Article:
NMT Medical (Boston) has received FDA permission to enroll half as many patients in its CLOSURE I patent foramen ovale (PFO)/stroke and transient ischemic attack (TIA) trial as originally required.

NMT, a maker of closure devices for PFOs, holes in the heart that fail to close after birth, reported yesterday that it has received conditional approval from the FDA to its revised study hypothesis and statistical plan in the CLOSURE I trial. As part of the revised plan, the company said it will enroll about 800 patients, compared to the original CLOSURE I statistical plan, approved by the FDA five years ago, which required an enrollment of 1,600 patients. The company reported that it has enrolled about 650 patients in the study thus far.

PFOs occur naturally during prenatal life, but they may persist into adulthood in as many as three in 10 cases. This hole between the left and right atria can allow unfiltered blood back into circulation. Companies focused on this problem argue that the condition raises the risks of stroke and may be implicated in migraine.

CLOSURE I is designed to evaluate the effectiveness of NMT's Starflex technology in preventing recurrent stroke and/or TIA due to a presumed, paradoxical embolism through a PFO.

Rick Davis, CFO for NMT Medical, told Medical Device Daily that FDA acceptance of the company's revised plan is "good news from a clinical perspective" because "we will now be a lot closer to getting an answer as to the clinical benefit that PFO patients who have had a stroke get with our technology."

Of course, being able to reduce patient enrollment is also good news from a financial perspective, Davis added.

"With the reduction from 1,600 patients to 800 patients, in addition to the clinical benefits that we think will be there, we will spend less money to get there, which has obvious benefits," Davis said.

On March 2, NMT participated in a public and private FDA advisory panel meeting to discuss the status of the ongoing PFO/stroke trials being sponsored by NMT and other companies. At the close of the meeting, according to NMT, both the FDA and advisory panel concurred that only randomized, controlled trials would provide the necessary data to be considered for premarket approval (PMA) for devices intended for transcatheter PFO closure in the stroke and TIA indication.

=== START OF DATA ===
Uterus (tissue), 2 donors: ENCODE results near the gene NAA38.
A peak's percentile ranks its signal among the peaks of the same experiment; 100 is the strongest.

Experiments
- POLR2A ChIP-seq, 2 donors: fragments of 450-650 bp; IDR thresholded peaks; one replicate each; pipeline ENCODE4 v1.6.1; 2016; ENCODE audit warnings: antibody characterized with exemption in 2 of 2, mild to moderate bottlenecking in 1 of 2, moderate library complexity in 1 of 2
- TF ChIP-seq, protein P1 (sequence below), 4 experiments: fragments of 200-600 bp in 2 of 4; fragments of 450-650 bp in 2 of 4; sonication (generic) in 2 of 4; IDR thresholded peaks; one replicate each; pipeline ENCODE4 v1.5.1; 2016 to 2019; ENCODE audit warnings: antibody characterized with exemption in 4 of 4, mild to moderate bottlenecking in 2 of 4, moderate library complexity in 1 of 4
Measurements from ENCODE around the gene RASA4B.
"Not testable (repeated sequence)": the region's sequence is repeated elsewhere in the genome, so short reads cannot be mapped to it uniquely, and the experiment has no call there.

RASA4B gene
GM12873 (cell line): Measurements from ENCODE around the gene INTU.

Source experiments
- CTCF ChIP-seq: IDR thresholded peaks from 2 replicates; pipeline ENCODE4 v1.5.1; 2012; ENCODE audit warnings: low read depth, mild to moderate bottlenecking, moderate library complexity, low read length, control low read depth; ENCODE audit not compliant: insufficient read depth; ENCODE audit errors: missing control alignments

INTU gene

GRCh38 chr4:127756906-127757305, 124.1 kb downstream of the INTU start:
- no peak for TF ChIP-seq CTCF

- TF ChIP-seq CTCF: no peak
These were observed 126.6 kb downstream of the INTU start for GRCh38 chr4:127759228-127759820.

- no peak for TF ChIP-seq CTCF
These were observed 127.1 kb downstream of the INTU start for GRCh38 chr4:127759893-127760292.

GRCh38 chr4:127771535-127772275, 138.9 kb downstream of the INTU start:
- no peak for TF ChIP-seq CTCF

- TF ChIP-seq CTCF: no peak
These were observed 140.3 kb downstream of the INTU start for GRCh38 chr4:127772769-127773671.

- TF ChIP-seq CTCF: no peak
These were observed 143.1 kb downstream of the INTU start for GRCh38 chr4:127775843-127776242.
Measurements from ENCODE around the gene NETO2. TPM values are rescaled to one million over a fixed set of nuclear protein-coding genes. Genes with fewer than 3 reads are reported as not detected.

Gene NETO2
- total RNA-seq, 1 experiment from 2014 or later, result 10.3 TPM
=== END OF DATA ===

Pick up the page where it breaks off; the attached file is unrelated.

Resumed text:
During a private session, NMT also provided the FDA and advisory panel with a revised study hypothesis and statistical plan to complete the CLOSURE I study as a randomized controlled trial.

"The FDA's acceptance of our revised plan to complete enrollment in the CLOSURE I study represents an important milestone for NMT and the medical community," said John Ahern, president/CEO of NMT, in a statement. "The revision is based on the recommendations made at the recently held meeting.

"As a result of this decision, we believe that we are now much closer to completing enrollment in CLOSURE I and thereby understanding the PFO/stroke and TIA connection and the possibility that treatment with a closure device may reduce the frequency of recurrent events. The stroke and TIA indications, which have a potential market of 250,000 U.S. patients annually, have always been a major focus for the company."

Ahern added that NMT is "committed to being the first company to complete a randomized controlled trial and to submit a PMA for these indications."

Earlier this year Millennium Research Group (Waltham, Massachusetts) issued a report on Transcatheter Embolization and Occlusion markets in the U.S, saying that "the hottest market" is the PFO closure device market, part of the heart defect closure segment of the report. "With a patient population close to 1.8 million, the potential of the PFO market is huge and will likely entice entry by medical device companies looking for future growth," according to Millennium (Medical Device Daily, Feb. 1, 2007).

Historically, the PFO market has been small because both companies in the market — NMT and AGA Medical (Golden Valley, Minnesota) — only had Humanitarian Device Exemptions (HDE). In August 2006, however, the FDA asked NMT and AGA to voluntarily remove their HDEs, opening the way to treat many more patients and expected to speed clinical trial enrollment and result in a pre-market approval for PFO closure.

AGA's PFO closure device, the Amplatazer, is in a Phase III trial that began last October, and in that study, the firm proposes a link between PFOs and migraine headaches (MDD, March 6, 2007).

Anthony Furlan, MD, associate director of the Cerebrovascular Center at the Neurological Institute of the Cleveland Clinic (Cleveland), principal investigator of CLOSURE I, said, "It is very important to obtain an answer to the stroke/PFO connection based upon a randomized controlled clinical trial. The executive committee and investigators are excited about the recent FDA acceptance of a revised statistical plan and the prospects for completing this important study. The answers from CLOSURE I will help determine the best treatment for patients presenting with cryptogenic stroke and TIA that also have a right to left shunt through a PFO."

Furlan said that to date, more than 650 patients have been randomized into the trial.

"We are not aware of any other randomized stroke and TIA studies as far along or with as much accumulated clinical information," Furlan said. "Based on the revised statistical plan, we currently expect to complete enrollment by year-end. Follow-up with the patients will continue to be over a two-year period."

Davis told MDD that NMT began patient enrollment for the CLOSURE I trial nearly five years ago. He said the company took a conservative approach when it began the trial but "it was also the first trial of its kind."

Davis said the revised statistical plan for the trial is based on new information that has surfaced in the last few years as well as the length of time it has taken for enrollment to get to where it is today.